by Joe Westerfield
I have heard people say that they do not want their kids to be teachers because they would never make any money or have anything. Baloney! I taught school for 33 years and I am rich.
I am rich because I got to be apart of the lives of several thousand young men and women.
I am rich because I have seen these young men and women grow up to be successful doctors, lawyers, accountants, financial planners, teachers, principals, bank presidents, college professors, scientists, Realtors, business owners, morticians, architects, farmers, factory workers, mechanics, firemen, policemen, CEOs, cosmetologists, electricians, plumbers, landscapers, school board members, city commissioners, state legislators and many other jobs I may not know about or have long forgotten.
I am rich because I helped over 5,000 students register to vote. I got to see the excitement in their voices when they went to the polls for the first time and told me about it.
I am rich because I got to see the light bulb go off when they understood what I was trying to teach and when they understood why working hard was important.
I am rich because I got to see students learn to study, learn how to become organized, and learn from their mistakes.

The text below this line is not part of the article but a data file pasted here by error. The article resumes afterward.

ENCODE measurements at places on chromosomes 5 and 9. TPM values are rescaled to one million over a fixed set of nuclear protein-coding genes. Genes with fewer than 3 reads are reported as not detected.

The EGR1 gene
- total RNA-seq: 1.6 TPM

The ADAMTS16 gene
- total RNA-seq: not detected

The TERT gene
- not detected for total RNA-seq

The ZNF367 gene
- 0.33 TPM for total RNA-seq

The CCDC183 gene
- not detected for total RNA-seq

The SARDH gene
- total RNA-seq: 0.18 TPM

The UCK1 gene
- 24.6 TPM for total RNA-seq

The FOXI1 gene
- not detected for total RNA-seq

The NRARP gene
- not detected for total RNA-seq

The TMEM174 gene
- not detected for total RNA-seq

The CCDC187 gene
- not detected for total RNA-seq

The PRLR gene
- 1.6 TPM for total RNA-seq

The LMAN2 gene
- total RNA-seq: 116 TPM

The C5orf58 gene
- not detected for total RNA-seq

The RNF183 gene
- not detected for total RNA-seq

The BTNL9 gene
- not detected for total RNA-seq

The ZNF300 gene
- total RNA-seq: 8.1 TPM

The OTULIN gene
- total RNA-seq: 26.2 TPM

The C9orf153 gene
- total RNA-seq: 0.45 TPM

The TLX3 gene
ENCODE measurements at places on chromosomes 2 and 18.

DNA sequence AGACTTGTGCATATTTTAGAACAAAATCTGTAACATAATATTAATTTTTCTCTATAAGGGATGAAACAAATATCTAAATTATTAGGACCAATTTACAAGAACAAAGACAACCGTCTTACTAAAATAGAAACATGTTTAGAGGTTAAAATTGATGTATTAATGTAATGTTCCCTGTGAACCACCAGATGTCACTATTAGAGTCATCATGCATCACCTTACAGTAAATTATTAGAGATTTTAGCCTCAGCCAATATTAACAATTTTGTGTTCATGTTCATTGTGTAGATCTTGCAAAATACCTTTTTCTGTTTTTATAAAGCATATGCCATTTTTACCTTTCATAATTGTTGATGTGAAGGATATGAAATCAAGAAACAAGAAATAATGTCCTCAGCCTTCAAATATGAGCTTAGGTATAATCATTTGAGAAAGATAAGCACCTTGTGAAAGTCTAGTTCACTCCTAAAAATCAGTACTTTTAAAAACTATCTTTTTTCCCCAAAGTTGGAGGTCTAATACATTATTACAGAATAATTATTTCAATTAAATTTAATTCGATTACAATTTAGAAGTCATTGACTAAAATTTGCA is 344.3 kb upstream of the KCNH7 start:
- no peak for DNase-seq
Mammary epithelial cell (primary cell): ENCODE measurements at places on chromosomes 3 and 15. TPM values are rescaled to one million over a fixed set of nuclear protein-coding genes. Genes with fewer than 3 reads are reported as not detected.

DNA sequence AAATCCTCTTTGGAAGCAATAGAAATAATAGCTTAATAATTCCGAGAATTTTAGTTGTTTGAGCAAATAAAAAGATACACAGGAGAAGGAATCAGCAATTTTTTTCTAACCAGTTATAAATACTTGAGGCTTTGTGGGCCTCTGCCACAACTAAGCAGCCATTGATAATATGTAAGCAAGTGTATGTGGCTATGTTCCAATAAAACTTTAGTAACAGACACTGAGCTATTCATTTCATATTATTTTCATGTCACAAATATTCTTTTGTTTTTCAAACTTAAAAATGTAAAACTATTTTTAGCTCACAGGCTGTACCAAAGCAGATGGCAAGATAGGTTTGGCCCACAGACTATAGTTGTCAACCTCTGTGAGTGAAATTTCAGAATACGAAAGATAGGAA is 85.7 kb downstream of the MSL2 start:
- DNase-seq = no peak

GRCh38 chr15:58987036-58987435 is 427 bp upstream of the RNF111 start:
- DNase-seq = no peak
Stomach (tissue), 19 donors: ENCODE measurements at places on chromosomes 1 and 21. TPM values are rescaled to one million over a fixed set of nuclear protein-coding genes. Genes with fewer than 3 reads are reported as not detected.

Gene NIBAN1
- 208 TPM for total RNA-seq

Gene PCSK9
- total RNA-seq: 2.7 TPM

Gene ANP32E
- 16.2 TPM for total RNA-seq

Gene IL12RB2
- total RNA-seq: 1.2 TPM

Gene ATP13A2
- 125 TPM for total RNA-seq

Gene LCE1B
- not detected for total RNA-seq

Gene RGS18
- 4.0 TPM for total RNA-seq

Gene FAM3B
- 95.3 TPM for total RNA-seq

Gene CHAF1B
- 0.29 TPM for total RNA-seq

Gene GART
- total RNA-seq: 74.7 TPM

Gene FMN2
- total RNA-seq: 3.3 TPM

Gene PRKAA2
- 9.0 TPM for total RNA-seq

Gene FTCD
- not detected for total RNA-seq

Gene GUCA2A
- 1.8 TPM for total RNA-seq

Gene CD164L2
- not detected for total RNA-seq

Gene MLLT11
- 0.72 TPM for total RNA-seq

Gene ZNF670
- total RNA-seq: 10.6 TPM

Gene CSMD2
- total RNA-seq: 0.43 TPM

I am rich because I got to see thousands of young ladies in their prom dresses and their dates in their tuxedos at the prom. I still have lots of pictures taken with them at the prom.
I am rich because I saw these same students at their graduations in their caps and gowns and heard their wonderful speeches and saw them march out for the last time.
I am rich because I found the vocation that I was interested in and got the opportunity to teach the subject I liked and spent time building up the experience I needed to work with high school kids.
I am rich because I have a box full of cards, letters and e-mails that former students have sent me over the years.
I am rich because of the hundreds of Facebook posts I received when I had the honor of being inducted into the Kentucky Teacher Hall of Fame in 2018.
I became a teacher because I thought it was one of the most important jobs in our society. I still do. Money isn’t everything!
Joe Westerfield was a teacher in Daviess County Public Schools for 33 years before retiring in 2002. He wrote this in recognition of Teacher Appreciation Week, which is May 8-12.